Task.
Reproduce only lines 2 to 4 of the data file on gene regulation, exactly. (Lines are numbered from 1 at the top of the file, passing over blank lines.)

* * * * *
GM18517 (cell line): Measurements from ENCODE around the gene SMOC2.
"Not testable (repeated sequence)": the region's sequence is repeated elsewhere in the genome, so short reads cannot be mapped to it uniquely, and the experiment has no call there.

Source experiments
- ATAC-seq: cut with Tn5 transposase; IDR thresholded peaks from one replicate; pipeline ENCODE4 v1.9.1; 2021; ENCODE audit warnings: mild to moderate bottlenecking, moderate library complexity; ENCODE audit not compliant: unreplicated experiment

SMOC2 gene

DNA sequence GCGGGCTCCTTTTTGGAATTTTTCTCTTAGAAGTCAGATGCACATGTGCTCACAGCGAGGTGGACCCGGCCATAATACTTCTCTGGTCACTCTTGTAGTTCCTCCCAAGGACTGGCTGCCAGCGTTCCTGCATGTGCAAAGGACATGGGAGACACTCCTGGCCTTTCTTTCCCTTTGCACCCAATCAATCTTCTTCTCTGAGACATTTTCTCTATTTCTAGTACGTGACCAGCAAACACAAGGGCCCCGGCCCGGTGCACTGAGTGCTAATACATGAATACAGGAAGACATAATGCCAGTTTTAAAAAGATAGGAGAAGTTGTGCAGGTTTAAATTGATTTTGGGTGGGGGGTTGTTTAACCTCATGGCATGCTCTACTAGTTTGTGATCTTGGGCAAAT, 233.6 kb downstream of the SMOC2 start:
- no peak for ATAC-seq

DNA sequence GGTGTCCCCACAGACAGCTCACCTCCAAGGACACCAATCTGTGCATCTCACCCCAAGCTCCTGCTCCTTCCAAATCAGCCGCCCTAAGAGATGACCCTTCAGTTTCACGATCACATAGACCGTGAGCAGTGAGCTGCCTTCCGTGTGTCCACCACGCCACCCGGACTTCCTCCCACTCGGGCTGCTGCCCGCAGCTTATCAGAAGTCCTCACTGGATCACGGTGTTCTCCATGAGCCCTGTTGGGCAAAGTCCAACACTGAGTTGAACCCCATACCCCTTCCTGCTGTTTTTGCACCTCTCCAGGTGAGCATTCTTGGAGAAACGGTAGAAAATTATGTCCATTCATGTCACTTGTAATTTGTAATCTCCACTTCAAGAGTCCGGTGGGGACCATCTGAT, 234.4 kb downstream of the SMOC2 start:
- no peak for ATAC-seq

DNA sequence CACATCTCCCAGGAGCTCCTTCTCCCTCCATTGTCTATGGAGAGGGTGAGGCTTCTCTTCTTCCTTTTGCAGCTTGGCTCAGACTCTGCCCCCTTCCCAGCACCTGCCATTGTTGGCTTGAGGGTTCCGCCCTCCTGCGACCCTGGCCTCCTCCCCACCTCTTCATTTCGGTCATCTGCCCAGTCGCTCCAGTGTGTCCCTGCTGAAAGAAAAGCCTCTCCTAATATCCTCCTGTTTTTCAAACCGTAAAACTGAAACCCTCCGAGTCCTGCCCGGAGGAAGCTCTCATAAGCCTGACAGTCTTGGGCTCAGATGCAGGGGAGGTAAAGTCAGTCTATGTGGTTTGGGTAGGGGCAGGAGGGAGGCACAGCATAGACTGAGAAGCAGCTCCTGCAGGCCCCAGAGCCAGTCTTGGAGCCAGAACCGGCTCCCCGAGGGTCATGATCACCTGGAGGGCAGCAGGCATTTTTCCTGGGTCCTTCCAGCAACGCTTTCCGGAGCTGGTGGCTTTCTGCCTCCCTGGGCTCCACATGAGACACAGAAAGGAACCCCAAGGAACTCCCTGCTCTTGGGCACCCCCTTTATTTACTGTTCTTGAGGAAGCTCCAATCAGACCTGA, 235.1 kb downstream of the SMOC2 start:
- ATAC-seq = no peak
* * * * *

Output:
"Not testable (repeated sequence)": the region's sequence is repeated elsewhere in the genome, so short reads cannot be mapped to it uniquely, and the experiment has no call there.

Source experiments
- ATAC-seq: cut with Tn5 transposase; IDR thresholded peaks from one replicate; pipeline ENCODE4 v1.9.1; 2021; ENCODE audit warnings: mild to moderate bottlenecking, moderate library complexity; ENCODE audit not compliant: unreplicated experiment